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Continuing Education Webinar: Decolonizing Mental Health – Benaias Esayeas  – August 17

CEU event graphic Decolonizing Mental Health with Benaias Esayeas

Date: Thursday, August 17, 2023
Time: 12:30 p.m. to 2:30 p.m. ET //
11:30 a.m. to 1:30 p.m. CT
Location: Live Zoom webinar
Presentation Title
Decolonizing Mental Health

Cost – $30

Zoom information will be emailed to participants the afternoon before and morning of the event. Registration will close two hours before the event start time. This event is live and will not be recorded.

To request a discount code, please follow the instructions below. One discount allowed per purchase.

  • UTCSW Alumni: 25% – please email your graduation year and the program you completed to
  • UTCSW Field Instructors: 50% – please send an email using your agency email address to
  • UTCSW Faculty/Staff: 100% – you may have already received this info; please check your inbox before emailing to request the code.
  • UTCSW Students: 100% – please contact your program staff member for access.

Course Description

This course is designed for social workers and social work students who are interested in promoting culturally sensitive and empowering mental health care in their practice. The course explores the ways in which colonization and white supremacy have impacted mental health and how decolonization can lead to more effective and equitable mental health care. Students will learn about the social, political, and cultural contexts that shape mental health and the role of social work in promoting decolonization in mental health care. The course will also examine the limitations of the Western model of mental health care and explore alternative approaches that are more culturally sensitive and community-based.

Learning Objectives

Upon completion of this course, participants will:

  1. Understand the concept of decolonization and its relevance to mental health care;
  2. Identify the historical and current impacts of colonization and white supremacy on mental health care and social work practice;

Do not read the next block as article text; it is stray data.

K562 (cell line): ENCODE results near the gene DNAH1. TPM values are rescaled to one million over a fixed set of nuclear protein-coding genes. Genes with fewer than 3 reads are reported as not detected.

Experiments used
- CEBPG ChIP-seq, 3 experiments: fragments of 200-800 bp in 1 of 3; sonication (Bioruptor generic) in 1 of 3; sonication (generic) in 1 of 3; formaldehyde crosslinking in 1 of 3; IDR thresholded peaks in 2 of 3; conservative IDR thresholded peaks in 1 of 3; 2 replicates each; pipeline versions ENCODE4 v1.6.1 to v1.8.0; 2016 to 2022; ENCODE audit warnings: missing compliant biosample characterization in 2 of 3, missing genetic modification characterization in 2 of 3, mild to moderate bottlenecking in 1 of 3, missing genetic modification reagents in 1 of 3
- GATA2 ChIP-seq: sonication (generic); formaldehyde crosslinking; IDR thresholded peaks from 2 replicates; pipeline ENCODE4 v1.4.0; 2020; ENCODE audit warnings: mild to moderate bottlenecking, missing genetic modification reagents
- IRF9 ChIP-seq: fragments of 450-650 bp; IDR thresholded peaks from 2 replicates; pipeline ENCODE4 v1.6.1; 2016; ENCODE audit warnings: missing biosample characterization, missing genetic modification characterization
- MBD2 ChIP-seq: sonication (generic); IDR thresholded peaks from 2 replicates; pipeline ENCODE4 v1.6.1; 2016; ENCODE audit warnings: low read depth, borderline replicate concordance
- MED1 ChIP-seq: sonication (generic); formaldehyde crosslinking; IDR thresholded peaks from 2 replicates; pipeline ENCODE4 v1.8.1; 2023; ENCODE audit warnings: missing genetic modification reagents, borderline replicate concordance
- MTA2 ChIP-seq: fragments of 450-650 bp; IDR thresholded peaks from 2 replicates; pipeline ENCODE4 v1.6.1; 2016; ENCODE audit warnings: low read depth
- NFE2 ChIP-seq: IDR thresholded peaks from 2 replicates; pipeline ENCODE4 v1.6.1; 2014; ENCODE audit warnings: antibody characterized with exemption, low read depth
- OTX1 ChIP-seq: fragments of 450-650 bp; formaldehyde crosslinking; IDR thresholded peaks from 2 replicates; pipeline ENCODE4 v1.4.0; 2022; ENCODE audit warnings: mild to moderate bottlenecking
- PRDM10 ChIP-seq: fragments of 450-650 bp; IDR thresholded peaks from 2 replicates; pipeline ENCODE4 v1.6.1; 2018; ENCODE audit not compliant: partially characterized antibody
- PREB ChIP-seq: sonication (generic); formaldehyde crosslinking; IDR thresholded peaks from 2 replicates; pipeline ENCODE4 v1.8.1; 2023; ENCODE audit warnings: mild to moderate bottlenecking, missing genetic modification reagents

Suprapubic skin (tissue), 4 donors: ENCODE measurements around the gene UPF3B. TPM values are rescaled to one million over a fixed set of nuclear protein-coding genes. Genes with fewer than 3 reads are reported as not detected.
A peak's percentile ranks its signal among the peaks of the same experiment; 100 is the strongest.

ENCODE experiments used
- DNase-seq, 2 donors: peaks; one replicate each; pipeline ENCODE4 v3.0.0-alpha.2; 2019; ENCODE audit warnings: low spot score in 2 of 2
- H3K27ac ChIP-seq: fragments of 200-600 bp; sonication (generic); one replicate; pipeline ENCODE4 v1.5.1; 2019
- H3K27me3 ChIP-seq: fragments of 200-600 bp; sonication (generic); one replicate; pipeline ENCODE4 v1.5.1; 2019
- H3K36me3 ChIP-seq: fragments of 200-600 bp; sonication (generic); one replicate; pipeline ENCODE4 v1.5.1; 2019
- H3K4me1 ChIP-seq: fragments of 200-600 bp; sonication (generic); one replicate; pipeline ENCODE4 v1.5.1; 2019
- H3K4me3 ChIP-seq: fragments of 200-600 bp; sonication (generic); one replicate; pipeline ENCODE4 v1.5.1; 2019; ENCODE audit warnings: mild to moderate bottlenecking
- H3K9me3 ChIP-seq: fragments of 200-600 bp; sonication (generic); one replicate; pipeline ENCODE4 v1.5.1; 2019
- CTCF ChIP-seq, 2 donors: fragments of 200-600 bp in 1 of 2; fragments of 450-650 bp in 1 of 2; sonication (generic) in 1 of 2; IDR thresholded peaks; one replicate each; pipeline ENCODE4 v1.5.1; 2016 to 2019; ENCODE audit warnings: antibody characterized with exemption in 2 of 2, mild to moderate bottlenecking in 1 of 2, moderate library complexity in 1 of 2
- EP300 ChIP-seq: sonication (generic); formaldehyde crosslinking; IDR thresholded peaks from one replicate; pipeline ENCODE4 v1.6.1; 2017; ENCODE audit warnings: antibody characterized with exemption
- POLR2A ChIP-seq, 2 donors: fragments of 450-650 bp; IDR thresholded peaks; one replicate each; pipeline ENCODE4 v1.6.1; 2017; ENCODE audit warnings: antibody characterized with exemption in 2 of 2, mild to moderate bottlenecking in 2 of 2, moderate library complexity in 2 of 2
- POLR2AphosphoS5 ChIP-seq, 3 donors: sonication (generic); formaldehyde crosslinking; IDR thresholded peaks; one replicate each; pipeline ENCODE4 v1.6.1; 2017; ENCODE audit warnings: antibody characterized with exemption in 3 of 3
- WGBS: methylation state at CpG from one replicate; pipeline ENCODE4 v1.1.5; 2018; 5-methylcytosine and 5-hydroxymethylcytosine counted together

3. Critically evaluate the limitations of the Western model of mental health care and its impact on social work practice;
  4. Analyze alternative approaches to mental health care that are more culturally sensitive and empowering;
  5. Recognize the importance of community-based and culturally sensitive mental health care in social work practice; and
  6. Explore strategies for promoting decolonization in mental health care in their social work practice.


Participants are eligible to earn 2 continuing education units.

Target Audience

People in the field of mental health and social work. People impacted by the social health and mental health system.


There is space on the event registration form to indicate accommodations required. We work with the university’s Office of Equity & Diversity and Office of Student Disability Services to make arrangements and ask that you allow us adequate time to communicate with them about any services needed.

It is a priority to make our events inclusive and accessible. For any questions or to notify us of a request, please email at least three business days prior to the event.


To request a refund, please email Full refunds will be granted up to 48 hours prior to the event. In the event this program is cancelled, full refunds will be issued to all registrants.

About the Presenter

Benaias Esayeas is an Ethiopian American living, studying, and organizing in Nashville, TN. He has a BA in neuroscience from Amherst College and is the co-founder of the Black Mental Health Alliance of Nashville. As the excessive director, he is working to change the narrative about mental health in the Black community by offering an antiracist, trauma, and oppression-informed model of mental health and mental illness. Through the use of data, community-based interventions, and psychedelics psychotherapy, the Black Mental Health Alliance of Nashville is working to decolonize mental health and decrease stigma in the Black community.

Benaias is also passionate about healthcare and medical education reform, upstream health equity interventions, and investment in social determinants of health as a framework for improving health outcomes, reducing violence in marginalized communities, and decreasing the rates of incarceration.